The U.S. Drug Enforcement Administration now believes that Joaquìn Guzmàn, the notorious Mexican outlaw known as El Chapo, or shorty, has become the biggest drug lord ever.
“Chapo has a vast criminal enterprise and he has become the leading drug trafficker of all time,” says a senior U.S. Drug Enforcement Administration official who regularly travels to Mexico and requested anonymity because of security concerns. “He is the godfather of the drug world.”
The DEA has come to believe that Guzmàn’s power now surpasses the influence and reach of Pablo Escobar, the Colombian drug lord who in the 1980s headed the Medellin Cartel, which was at the time responsible for much of the cocaine imported into the U.S. “Pablo’s business in Columbia was based on the exportation of cocaine,” says the senior DEA official. “With Chapo, he not only has the importation of cocaine, but marijuana, heroin, and methamphetamine, and he is exporting them not only to the U.S. but to Asia and Europe.”
With the death of Osama Bin Laden, Guzmàn is now the most wanted man in the world, topping Forbes’ Most Wanted Fugitives list. He is believed to be hiding in the Sierra Madre mountains in the state of Durango. He leads the Sinaloa cartel and has evaded capture since 2001, when he escaped from a Mexican prison in a laundry cart after Mexican courts ruled he could be extradited to the U.S.
Guzmàn has extended his control over corridors in Mexico used to smuggle cocaine and marijuana into the U.S. during the bloody battle being waged by the Mexican army against the drug cartels. Mexican President Felipe Calderòn called in the army to directly crack down on the drug cartels when he took office in 2006, resulting in violence that has killed 34,000. Many of Guzmàn’s rivals have been weakened in the more than four-year battle and now concern is mounting in the U.S. government that whoever replaces Calderòn won’t keep up the vigorous fight, leaving Guzmàn even more powerful. “Chapo is going to get stronger if he is not arrested in the next year and a half,” said the senior DEA official, who added that Guzmàn is more powerful today than he was two or three years ago.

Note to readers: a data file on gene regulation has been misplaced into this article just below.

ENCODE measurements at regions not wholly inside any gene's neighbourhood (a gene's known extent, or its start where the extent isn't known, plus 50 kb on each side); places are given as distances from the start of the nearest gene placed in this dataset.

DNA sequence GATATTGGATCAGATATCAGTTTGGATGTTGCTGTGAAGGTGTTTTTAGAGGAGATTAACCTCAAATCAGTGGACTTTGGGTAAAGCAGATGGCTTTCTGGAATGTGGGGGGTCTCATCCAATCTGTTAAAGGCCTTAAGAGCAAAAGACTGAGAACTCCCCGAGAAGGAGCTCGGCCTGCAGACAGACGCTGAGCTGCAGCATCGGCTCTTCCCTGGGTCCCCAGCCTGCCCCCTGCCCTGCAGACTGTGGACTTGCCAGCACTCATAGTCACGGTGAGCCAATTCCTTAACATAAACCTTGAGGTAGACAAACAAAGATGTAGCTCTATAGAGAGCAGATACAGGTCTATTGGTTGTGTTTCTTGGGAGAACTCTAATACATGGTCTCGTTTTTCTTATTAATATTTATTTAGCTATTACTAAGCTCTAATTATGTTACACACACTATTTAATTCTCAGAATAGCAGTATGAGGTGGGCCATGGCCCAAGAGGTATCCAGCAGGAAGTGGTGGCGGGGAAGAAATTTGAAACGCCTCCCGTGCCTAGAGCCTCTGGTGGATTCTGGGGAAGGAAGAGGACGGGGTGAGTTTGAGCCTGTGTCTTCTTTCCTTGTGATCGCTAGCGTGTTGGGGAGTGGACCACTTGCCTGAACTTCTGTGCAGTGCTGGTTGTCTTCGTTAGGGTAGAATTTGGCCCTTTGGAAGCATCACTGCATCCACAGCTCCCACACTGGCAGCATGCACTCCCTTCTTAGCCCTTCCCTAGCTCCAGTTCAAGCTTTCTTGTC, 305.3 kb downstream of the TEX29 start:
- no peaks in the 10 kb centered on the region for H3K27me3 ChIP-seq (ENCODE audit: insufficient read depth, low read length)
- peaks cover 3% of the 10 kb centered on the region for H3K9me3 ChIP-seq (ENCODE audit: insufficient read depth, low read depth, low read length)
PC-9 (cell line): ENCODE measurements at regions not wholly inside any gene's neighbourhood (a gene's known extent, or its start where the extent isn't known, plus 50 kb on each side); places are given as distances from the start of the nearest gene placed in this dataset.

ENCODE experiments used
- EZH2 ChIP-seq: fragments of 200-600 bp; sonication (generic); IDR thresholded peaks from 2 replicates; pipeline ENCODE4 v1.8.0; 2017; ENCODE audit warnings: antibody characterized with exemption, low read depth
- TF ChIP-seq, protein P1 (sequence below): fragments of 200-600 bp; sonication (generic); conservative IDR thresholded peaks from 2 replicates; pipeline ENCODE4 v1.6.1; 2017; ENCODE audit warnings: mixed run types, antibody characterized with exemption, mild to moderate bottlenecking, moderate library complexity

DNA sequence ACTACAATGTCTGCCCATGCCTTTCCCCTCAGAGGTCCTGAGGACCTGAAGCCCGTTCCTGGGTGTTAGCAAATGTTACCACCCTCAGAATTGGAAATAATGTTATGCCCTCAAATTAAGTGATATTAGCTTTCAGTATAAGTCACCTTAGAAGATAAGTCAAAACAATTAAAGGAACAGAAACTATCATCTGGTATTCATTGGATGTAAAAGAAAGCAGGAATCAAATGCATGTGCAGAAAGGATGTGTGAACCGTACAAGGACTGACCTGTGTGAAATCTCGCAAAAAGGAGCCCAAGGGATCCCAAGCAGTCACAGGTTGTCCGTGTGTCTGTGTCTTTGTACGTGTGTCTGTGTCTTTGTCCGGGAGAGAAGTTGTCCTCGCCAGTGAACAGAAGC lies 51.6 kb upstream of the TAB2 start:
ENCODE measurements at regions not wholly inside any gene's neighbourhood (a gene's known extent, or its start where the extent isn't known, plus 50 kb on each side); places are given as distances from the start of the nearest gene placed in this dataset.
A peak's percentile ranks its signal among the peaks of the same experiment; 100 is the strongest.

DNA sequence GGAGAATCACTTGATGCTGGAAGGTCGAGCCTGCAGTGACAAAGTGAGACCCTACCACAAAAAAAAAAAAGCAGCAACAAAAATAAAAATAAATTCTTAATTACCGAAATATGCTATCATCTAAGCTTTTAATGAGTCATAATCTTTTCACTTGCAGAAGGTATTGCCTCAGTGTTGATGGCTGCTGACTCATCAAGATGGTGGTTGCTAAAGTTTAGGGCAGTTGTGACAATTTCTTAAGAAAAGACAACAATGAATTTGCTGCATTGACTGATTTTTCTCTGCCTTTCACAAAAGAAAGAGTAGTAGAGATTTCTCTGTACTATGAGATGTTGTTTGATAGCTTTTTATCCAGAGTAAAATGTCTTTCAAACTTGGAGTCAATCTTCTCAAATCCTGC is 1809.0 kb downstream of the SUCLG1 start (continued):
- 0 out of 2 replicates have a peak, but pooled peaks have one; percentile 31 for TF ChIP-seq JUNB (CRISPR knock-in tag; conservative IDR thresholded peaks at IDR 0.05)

The U.S. government has indicted Guzmàn and placed a $5 million bounty on his head, but Guzmàn protects himself by bribing top Mexican officials and using generous donations to win the battle for the hearts and minds of the people who live in areas in which he operates. Musicians in Mexico sing folk songs about him.
The arrest in March of the father-in-law of Guzmàn’s son gives an indication of the kind of cash at Guzmàn’s disposal. Victor Manuel Felix, a Sinaloa cartel moneyman, was captured in an operation in Mexico and Ecuador with a half a ton of cocaine and $500,000 of cash. In 2008 Mexican soldiers found $26 million in cash stashed in carton boxes that is believed to have belonged to Guzmàn’s Sinaloa cartel. Forbes estimates that Guzmàn is a billionaire. He is said to live lavishly and enjoys collecting expensive toys like motorcycles and even small planes.
Guzmàn has long relied on a network of sophisticated tunnels to move his product into the U.S. The latest of these tunnels to be revealed ran between Tijuana and Otay Mesa, Calif. It was six football fields long and the Sinaloa cartel built it with rail and air condition at a price of some $3 million.
Pablo Escobar was killed in a gun battle in 1992 by Colombian police. But in Mexico there are doubts that Chapo Guzmàn will suffer a similar fate. A big Mexican news magazine recently dubbed him “The Untouchable.”